When you're writing thesis-driven papers, your audience will generally expect you to guide them through the structure of your ideas, instead of just randomly stringing thoughts together (or instead of presenting a theme to your reader and hoping that they'll get the bigger picture). There are several typical strategies you can use to help orient readers to the structure of your argument. The notes on They Say / I Say provide a more detailed discussion of effective structure, but here are the basic elements you should consider:
You should strive for a title that is relevant and unique. Even though you might think of your paper as "Paper 2," that's probably not the most relevant or most unique title. So you might consider a very direct title (The Effects of Mass Media on Eating Habits), a question to draw your readers in (Does Mass Media Make You Fat?), or a reference to some engaging key idea/example from your essay (Jay Z and the McDonalds Empire).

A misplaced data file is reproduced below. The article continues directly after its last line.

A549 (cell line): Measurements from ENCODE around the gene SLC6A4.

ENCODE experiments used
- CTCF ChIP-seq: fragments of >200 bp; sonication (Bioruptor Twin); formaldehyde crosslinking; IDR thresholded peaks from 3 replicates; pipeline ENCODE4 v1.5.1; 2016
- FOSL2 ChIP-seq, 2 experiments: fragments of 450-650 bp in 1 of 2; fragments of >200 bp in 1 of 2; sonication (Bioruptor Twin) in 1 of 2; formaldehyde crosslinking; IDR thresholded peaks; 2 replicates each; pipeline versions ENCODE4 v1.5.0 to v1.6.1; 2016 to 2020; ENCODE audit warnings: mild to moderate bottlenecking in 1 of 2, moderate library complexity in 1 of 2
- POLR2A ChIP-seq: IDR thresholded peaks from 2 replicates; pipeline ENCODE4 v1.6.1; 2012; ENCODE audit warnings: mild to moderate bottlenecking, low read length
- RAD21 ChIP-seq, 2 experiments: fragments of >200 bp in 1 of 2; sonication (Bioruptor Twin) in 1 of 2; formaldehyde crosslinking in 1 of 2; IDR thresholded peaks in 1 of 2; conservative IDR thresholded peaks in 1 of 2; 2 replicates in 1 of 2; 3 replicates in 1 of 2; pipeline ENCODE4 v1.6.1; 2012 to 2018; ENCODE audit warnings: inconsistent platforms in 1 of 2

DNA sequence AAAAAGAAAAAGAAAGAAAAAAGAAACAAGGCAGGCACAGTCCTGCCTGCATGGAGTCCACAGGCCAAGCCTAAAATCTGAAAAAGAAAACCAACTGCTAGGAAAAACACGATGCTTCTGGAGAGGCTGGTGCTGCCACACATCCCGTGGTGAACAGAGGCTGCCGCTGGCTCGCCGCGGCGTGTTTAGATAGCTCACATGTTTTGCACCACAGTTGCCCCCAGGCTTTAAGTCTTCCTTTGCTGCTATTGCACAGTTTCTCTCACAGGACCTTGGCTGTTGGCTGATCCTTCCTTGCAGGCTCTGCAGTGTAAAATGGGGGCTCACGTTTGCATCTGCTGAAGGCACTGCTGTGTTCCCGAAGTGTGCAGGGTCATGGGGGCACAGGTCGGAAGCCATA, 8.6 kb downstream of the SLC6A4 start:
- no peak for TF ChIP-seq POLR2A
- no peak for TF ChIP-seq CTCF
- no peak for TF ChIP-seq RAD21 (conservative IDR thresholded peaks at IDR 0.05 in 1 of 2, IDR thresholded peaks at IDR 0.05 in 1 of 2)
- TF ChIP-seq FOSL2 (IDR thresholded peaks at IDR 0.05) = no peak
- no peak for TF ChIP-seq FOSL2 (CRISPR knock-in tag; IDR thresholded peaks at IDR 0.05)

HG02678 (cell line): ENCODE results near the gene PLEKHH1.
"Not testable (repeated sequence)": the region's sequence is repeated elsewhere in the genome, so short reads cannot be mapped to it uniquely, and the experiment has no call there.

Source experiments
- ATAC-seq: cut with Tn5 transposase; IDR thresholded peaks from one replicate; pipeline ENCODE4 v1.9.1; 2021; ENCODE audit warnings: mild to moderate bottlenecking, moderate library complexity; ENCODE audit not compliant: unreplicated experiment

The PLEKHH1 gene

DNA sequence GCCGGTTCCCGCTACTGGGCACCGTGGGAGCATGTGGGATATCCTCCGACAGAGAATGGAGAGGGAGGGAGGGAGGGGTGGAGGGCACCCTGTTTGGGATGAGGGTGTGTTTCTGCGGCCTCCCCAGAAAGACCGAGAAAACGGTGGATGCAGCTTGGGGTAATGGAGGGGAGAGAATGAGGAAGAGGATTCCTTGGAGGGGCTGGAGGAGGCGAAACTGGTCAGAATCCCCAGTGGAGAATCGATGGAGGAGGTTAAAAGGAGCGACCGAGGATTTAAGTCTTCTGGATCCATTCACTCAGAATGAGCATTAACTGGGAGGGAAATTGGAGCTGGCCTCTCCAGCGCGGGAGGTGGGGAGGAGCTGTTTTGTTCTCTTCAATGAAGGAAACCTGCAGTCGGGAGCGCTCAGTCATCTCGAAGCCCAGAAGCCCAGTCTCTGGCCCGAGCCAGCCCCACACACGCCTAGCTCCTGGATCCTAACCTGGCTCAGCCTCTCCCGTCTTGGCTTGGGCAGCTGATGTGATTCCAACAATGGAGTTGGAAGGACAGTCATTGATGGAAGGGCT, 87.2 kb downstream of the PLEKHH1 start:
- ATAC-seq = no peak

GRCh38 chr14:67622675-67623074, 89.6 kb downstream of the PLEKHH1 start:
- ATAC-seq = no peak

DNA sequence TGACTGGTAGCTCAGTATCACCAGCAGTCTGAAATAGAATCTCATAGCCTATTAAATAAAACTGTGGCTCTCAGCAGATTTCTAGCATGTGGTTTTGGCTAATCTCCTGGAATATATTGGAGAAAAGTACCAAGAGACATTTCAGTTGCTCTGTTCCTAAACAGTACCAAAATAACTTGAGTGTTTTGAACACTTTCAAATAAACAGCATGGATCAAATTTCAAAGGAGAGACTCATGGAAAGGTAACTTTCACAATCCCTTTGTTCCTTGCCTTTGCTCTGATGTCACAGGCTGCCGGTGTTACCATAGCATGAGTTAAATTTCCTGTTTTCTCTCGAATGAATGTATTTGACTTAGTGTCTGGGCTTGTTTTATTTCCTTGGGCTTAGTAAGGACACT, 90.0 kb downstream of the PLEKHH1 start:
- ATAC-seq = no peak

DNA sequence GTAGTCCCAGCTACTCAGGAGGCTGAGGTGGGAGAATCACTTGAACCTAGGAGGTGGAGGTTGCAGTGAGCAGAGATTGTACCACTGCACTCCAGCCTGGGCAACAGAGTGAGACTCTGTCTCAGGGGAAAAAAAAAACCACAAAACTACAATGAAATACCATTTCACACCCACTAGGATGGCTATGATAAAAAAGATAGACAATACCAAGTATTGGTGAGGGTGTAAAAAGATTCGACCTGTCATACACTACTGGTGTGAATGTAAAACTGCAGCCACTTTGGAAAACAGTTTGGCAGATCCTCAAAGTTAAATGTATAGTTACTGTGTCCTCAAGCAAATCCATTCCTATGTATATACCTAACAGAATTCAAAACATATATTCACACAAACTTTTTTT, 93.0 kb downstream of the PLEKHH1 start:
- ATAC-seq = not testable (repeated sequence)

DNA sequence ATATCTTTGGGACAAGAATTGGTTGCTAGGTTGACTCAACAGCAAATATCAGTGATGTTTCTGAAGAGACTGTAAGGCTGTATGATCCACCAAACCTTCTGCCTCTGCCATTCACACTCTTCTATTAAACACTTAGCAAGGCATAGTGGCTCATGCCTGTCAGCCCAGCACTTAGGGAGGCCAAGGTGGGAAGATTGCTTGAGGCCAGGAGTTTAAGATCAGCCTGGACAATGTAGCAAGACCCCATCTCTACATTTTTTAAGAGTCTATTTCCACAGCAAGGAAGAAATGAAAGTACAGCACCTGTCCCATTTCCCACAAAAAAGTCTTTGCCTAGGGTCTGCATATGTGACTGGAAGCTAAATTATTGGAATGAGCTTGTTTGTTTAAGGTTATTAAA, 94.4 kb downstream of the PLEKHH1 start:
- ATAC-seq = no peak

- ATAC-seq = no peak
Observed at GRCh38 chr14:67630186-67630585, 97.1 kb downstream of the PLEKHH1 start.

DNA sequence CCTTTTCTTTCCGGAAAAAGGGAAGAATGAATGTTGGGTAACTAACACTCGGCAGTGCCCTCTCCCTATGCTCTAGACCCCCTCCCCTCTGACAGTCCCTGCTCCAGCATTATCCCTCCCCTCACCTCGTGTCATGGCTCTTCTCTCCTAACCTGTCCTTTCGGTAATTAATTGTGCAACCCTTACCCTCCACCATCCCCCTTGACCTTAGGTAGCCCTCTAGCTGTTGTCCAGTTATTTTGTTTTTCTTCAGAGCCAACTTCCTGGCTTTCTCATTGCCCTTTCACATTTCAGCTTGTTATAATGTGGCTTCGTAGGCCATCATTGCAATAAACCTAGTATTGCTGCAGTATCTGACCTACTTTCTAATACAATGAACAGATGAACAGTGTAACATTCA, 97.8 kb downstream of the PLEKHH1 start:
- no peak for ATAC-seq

In "closed-form" writing, readers typically expect the introduction to engage them (the "hook"), to introduce them to the general topic (the "context"), and then to identify the writer's specific position about the topic they've presented (the "thesis").
A key difference between closed-form writing and more open-form writing is that closed-form writing consistently orients readers to new ideas at the beginning of paragraphs. Generally, topic sentences should identify the specific claim you intend to make in the paragraph that follows, and they may also connect that claim back to the overall thesis as well.
Transitions, along with topic sentences, help readers understand the logical relationships between ideas throughout a paper. As you move from one idea into a new but related idea, your reader will be more able to follow your train of thought if you incorporate transitional cues into your writing. Here are some of the most common transitional phrases:
Generally the conclusion should draw your writing to a close and help it feel finished. Conclusions can be the hardest section of a paper to write well, but you may consider these approaches: